Pleural mesothelioma is a lethal type of cancer that strikes the pleura in the thoracic region of the body. The pleurae act as a protective lining for the lungs, diaphragm, heart and chest cavity. This cancer can be divided into three subgroups which include the most common: epithelial, sarcomatoid and biphasic which is a combination of the two. The disease arises when pleura cells become malignant and invade vital tissue or organs.
Pleural mesothelioma is predominately caused by exposure to asbestos. The vast majority of those diagnosed with this disease are older men who were exposed to asbestos on their jobs or through the military, in particular the Navy. Some jobs where workers are exposed to asbestos include, but are not limited to construction, electrical, plumbing, automotive and shipbuilding. Less frequent but other causes are high exposure to radiation, hereditary influences and the virus called simian virus 40.
The symptoms of pleural mesothelioma are generally coughing, shortness of breath, weight loss and chest pain. Because these symptoms mimic many other illnesses, this cancer is usually misdiagnosed initially in the patient. A firm diagnosis is usually made when a patient undergoes an x-ray, CT scan or biopsy. These tests can confirm a diagnosis of mesothelioma in the patient and also determine what stage the disease is in. As with most malignancies, mesothelioma cancer is divided into four stages. Stage I denotes a tumor of small size with minimal early disease, Stage II shows a tumor of larger size with advancing disease, Stage III is denoted by a tumor that has metastasized to surrounding lymph nodes, while Stage IV represents a tumor that is inoperable and has invaded vital organs.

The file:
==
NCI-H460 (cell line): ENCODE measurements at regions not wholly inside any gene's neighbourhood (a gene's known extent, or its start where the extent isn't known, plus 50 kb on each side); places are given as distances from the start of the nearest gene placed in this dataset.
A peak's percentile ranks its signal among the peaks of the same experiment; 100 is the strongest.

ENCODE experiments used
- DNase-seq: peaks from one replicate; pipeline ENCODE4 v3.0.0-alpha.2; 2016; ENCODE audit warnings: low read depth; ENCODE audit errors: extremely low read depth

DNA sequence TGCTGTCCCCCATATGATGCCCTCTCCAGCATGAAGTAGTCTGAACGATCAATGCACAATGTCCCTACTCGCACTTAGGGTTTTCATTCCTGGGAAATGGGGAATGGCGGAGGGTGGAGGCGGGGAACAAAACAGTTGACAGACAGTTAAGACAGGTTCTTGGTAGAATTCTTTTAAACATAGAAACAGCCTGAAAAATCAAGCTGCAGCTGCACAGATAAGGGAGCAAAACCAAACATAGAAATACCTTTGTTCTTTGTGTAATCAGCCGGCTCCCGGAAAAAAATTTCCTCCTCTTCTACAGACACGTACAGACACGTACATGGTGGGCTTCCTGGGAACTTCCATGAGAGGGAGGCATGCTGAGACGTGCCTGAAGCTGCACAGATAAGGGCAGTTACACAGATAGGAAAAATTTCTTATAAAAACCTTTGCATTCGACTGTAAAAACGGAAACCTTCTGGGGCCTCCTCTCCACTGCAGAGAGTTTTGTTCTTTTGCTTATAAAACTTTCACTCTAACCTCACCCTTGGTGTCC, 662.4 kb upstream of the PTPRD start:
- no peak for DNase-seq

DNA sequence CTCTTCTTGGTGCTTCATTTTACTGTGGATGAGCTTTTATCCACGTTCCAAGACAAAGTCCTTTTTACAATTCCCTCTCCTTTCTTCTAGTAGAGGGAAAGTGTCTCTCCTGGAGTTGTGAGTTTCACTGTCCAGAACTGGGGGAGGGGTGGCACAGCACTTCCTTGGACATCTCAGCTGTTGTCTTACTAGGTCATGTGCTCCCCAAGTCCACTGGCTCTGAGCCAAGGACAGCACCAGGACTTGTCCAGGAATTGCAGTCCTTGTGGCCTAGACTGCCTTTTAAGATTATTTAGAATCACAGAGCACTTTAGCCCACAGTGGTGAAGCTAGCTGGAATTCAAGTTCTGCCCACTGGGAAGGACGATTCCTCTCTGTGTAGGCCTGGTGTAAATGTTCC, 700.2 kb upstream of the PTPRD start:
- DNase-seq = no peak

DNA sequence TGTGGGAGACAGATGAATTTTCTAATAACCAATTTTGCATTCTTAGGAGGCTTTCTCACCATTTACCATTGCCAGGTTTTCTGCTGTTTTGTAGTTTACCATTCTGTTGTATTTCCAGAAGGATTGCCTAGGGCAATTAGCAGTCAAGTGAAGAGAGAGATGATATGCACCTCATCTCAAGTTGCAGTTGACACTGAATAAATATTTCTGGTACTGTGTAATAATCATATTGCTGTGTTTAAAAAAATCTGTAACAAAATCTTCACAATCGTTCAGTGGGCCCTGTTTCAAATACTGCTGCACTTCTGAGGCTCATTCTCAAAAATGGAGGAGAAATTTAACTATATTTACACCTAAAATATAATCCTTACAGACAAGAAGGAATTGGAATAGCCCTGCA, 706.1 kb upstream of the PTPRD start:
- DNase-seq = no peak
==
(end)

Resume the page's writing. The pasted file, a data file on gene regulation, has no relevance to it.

Treatment for this disease depends of a number of factors including the location of the tumor, size, cell type and the patient’s overall health. Most physicians employ a three-pronged approach to fighting the disease with surgery, chemotherapy and radiation being the most viable options. The main goal of surgery is to remove all visible portions of the tumor, while chemotherapy and radiation seek to kill any microscopic traces of malignant cells. Since each patient’s case is unique, the doctor will formulate a treatment plan that best meets the needs of that particular individual.
The prognosis for patients with mesothelioma cancer remains dismal with only 40% surviving after one year of their diagnosis. This is directly due to the nature of the disease being aggressive and having a long latency period. The latency period for mesothelioma can be up to 40 years in some patients. With a long latency period like this, mesothelioma is usually discovered when it is in the advanced stages. There are however some advancements that have been made in the treatment for pleural mesothelioma; these involve gene therapy and immunotherapy. With a bit of luck, the future for patients diagnosed with pleural mesothelioma will be brighter.